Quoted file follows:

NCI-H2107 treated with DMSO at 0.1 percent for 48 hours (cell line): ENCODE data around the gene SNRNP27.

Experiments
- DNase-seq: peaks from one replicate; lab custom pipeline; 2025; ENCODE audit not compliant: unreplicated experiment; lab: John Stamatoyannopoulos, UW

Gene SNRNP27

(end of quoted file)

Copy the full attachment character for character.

NCI-H2107 treated with DMSO at 0.1 percent for 48 hours (cell line): ENCODE data around the gene SNRNP27.

Experiments
- DNase-seq: peaks from one replicate; lab custom pipeline; 2025; ENCODE audit not compliant: unreplicated experiment; lab: John Stamatoyannopoulos, UW

Gene SNRNP27